Unless otherwise expressly set out to the contrary, nothing in these Terms shall serve to transfer from Mondaq to you, any Intellectual Property Rights owned by and/or licensed to Mondaq and all rights, title and interest in and to such Intellectual Property Rights will remain exclusively with Mondaq and/or its licensors.

Mondaq shall use its reasonable endeavours to make the Website and Services available to you at all times, but we cannot guarantee an uninterrupted and fault free service.

Mondaq reserves the right to make changes to the services and/or the Website or part thereof, from time to time, and we may add, remove, modify and/or vary any elements of features and functionalities of the Website or the services.

Mondaq also reserves the right from time to time to monitor your Use of the Website and/or services.


The Content is general information only. It is not intended to constitute legal advice or seek to be the complete and comprehensive statement of the law, nor is it intended to address your specific requirements or provide advice on which reliance should be placed. Mondaq and/or its Contributors and other suppliers make no representations about the suitability of the information contained in the Content for any purpose. All Content provided "as is" without warranty of any kind. Mondaq and/or its Contributors and other suppliers hereby exclude and disclaim all representations, warranties or guarantees with regard to the Content, including all implied warranties and conditions of merchantability, fitness for a particular purpose, title and non-infringement. To the maximum extent permitted by law, Mondaq expressly excludes all representations, warranties, obligations, and liabilities arising out of or in connection with all Content. In no event shall Mondaq and/or its respective suppliers be liable for any special, indirect or consequential damages or any damages whatsoever resulting from loss of use, data or profits, whether in an action of contract, negligence or other tortious action, arising out of or in connection with the use of the Content or performance of Mondaq’s Services.


Mondaq may alter or amend these Terms by amending them on the Website. By continuing to Use the Services and/or the Website after such amendment, you will be deemed to have accepted any amendment to these Terms.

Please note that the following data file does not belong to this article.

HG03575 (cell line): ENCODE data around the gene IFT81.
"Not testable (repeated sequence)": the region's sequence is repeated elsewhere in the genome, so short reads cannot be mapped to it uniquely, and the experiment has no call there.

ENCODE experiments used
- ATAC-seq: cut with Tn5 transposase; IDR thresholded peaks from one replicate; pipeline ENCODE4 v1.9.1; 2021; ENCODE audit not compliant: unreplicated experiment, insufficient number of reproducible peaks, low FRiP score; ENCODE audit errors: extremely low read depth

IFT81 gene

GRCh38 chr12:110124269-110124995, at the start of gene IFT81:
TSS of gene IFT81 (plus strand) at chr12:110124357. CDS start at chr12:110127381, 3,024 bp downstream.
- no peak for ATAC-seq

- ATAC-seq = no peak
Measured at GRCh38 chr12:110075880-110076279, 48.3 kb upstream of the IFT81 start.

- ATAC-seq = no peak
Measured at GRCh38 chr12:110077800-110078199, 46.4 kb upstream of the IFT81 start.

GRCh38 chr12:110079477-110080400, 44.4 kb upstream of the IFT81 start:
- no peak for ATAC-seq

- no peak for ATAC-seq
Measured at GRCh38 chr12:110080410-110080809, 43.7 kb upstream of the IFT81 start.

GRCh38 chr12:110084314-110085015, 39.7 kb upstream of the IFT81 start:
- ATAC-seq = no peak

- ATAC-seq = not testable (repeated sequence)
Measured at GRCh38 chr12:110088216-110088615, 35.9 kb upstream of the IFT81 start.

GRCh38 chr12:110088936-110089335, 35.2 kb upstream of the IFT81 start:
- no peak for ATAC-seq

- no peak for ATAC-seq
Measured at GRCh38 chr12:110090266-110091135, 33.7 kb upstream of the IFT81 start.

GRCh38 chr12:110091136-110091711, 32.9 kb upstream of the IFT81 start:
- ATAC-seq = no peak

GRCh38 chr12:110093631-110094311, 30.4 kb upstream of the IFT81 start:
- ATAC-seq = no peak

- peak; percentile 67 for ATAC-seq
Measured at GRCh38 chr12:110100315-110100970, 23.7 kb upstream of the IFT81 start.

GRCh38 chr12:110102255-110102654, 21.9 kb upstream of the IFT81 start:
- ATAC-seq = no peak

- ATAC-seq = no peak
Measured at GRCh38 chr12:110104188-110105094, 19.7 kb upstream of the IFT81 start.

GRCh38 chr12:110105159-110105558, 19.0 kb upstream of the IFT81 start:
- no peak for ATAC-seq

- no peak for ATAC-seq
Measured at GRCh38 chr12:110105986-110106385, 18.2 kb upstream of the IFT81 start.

These Terms shall be governed by and construed in accordance with the laws of England and Wales and you irrevocably submit to the exclusive jurisdiction of the courts of England and Wales to settle any dispute which may arise out of or in connection with these Terms. If you live outside the United Kingdom, English law shall apply only to the extent that English law shall not deprive you of any legal protection accorded in accordance with the law of the place where you are habitually resident ("Local Law"). In the event English law deprives you of any legal protection which is accorded to you under Local Law, then these terms shall be governed by Local Law and any dispute or claim arising out of or in connection with these Terms shall be subject to the non-exclusive jurisdiction of the courts where you are habitually resident.

You may print and keep a copy of these Terms, which form the entire agreement between you and Mondaq and supersede any other communications or advertising in respect of the Service and/or the Website.

No delay in exercising or non-exercise by you and/or Mondaq of any of its rights under or in connection with these Terms shall operate as a waiver or release of each of your or Mondaq’s right. Rather, any such waiver or release must be specifically granted in writing signed by the party granting it.

If any part of these Terms is held unenforceable, that part shall be enforced to the maximum extent permissible so as to give effect to the intent of the parties, and the Terms shall continue in full force and effect.

Mondaq shall not incur any liability to you on account of any loss or damage resulting from any delay or failure to perform all or any part of these Terms if such delay or failure is caused, in whole or in part, by events, occurrences, or causes beyond the control of Mondaq. Such events, occurrences or causes will include, without limitation, acts of God, strikes, lockouts, server and network failure, riots, acts of war, earthquakes, fire and explosions.

By clicking Register you state you have read and agree to our Terms and Conditions